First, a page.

A couple of days ago (January 20), the entire Filipino Deaf Community (as shown in their Facebook reactions) was shocked when a twenty-five year old deaf committed suicide by jumping off JR Borja Bridge in Cagayan De Oro City at around 9:55pm of January 19. Ryan C. Lutching, a former student of La Salle University – School for the Deaf in Ozamiz City and an active member of a deaf group in Mindanao, left his smartphone on top of his red bag turned on showing his suicide note before killing himself.
Brian Maglangit Mutas first posted the incident on his Facebook account. In his photos, bystanders and onlookers were looking at the bridge where it happened. I guess no one was there to save him during that time. Brian also took pictures of the messages that Ryan posted on his cellphone. Ryan’s body was found two days later (January 21) washed away at Macabalan river shore.
Messages on his phone indicated that Ryan was apparently talking to his “Bro” or brother and that he is ending his life because he is undergoing depression. He said that he misses his father who already died and he felt alone because his relatives and other family members never talk to him. My deaf friends told me that only his father knows how to sign. Ryan also mentioned that he got jealous of his male friends who already have relationships and they even teased him for being single.
Strangely, Ryan posted this cryptic image on the same exact date he died one year ago. Some of my deaf friends informed me that it was his father who died on that day.
Earlier this month, Bryan Velasco, a Filipino rock band Razorback’s drummer fell to his death from a condominium. He was 41 years old, and it was an apparent suicide. Velasco jumped from the 34th floor and landed on a canopy. There were no other injuries. The drummer went live on Facebook and filmed his death Wednesday morning.
What is depression?
According to the American Psychiatric Association, depression is…
a common and serious medical illness that negatively affects how you feel, the way you think and how you act. Fortunately, it is also treatable. Depression causes feelings of sadness and/or a loss of interest in activities once enjoyed.
A few decades ago, depression is commonly associated with being sad and grieving from say the death of a loved one, losing a job or ending a relationship. But now, scientists have found out that it is a medical condition that distinguishes it from just “being sad”.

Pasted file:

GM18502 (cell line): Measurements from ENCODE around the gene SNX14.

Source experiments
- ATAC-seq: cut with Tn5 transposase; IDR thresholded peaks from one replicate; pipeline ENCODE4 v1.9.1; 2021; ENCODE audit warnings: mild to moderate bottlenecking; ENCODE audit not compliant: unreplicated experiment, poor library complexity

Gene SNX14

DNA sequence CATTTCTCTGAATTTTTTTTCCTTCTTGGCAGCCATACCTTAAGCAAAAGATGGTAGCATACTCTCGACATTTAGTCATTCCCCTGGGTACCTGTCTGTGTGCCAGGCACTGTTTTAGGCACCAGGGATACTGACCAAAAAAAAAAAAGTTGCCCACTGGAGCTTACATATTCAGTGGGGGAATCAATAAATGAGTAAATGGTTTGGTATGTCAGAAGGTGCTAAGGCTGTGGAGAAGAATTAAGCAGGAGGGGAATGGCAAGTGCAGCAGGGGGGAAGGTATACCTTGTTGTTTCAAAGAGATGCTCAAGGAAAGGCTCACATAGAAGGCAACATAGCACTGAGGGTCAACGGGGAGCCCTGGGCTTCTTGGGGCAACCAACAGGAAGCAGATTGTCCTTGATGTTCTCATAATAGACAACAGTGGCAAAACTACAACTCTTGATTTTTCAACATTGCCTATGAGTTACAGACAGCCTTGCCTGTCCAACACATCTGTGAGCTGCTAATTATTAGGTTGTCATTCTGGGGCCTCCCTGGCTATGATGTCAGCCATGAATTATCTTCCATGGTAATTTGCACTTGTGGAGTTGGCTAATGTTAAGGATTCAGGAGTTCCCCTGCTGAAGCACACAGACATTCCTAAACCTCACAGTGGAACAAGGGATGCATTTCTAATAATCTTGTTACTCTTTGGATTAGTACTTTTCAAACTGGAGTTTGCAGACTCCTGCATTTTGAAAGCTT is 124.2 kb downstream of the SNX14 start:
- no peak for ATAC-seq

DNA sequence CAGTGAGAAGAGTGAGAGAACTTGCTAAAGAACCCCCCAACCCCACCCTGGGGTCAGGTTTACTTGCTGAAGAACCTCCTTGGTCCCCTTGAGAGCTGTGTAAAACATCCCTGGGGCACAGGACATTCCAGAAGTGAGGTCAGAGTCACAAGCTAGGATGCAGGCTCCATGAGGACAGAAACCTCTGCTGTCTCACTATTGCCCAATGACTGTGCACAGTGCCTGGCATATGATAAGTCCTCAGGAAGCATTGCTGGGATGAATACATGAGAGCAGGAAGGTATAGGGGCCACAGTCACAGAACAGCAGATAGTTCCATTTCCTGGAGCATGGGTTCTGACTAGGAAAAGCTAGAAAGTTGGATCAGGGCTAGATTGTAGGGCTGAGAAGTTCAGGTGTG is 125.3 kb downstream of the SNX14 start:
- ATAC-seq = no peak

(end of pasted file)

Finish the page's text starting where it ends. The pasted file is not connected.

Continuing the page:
Symptoms of a Person undergoing Depression
You or your loved ones show signs of depression if they are:
- Feeling sad or having a depressed mood for a couple of weeks or more
- Losing interest or pleasure in activities previously enjoyed
- Having changes in appetite — weight loss or gain unrelated to dieting
- Having trouble sleeping or sleeping too much
- Losing energy or increased fatigue
- Increasing in purposeless physical activity (e.g., hand-wringing or pacing) or slowed movements and speech (actions observable by others)
- Feeling worthless or guilty
- Having difficulty thinking, concentrating or making decisions
- Thinking or mentioning about death or suicide
What about depression and deafness?
One reason why I made a post about this is to document the incident because, until today, mainstream news media hasn’t picked it up. The other is to inform everyone that depression is a serious condition that affects everyone, including deaf people. Studies have found that deaf individuals have higher rates of psychiatric disorder than those who are hearing, while at the same time encountering difficulties in accessing mental health services. These factors might increase the risk of suicide. However, the burden of suicidal behavior in deaf people is currently unknown.
Deaf people are more vulnerable to depression and suicidal tendencies because:
- Most of them do not have someone to talk to. As what happened to Ryan, his father passed away and he was the only one he can communicate with. Other members of his family do not know sign language. Lack of communication results in low self-esteem, delays in learning and isolation.
- It’s hard to share or talk about how deaf feels or thinks because they have a very small community. The deaf community is a very tight group. Everybody knows everyone. Telling one of them about your problem is like announcing it to the entire “nation”. This sometimes leads to embarrassment, negative branding and even becoming an outcast from the community.
- Many hearing people don’t know or understand Deaf culture. Some of them still perceive that deaf people are dumb (i.e. reading a broken English sentence), does not care about others (i.e. not mingling with other hearing people) and moves their hands and face like a fool (i.e. doing sign language and facial expression). These misconceptions often lead to teasing, discrimination and abuse.
I always love being with deaf people. I have no deaf relatives. But I have grown to love them for nearly 30 years. They are fun to be with and they basically “enjoy life”. But deaf people are primarily human beings who react from negative situations and emotions. They are more vulnerable to stress, mood swings and misery because of limited interaction with other people.
Sadly, as far as I know, there is no existing “Depression Helpline” in the Philippines that focuses on deaf people. The reason for this probably as enumerated above, is the lack of trained counselors/medical personnel who can sign fluently and understand deaf culture.
If you know of any deaf person who is experiencing depression, try to…
- Tell him to talk to a friend, family, or someone he can trust.
- Encourage him to visit a doctor and talk about his problem. The doctor will be able to check his mental health and discuss his next step. Remember to book an interpreter.
- Be a friend. Learn sign language. Understand the deaf culture.
Doing this may save his/her precious life.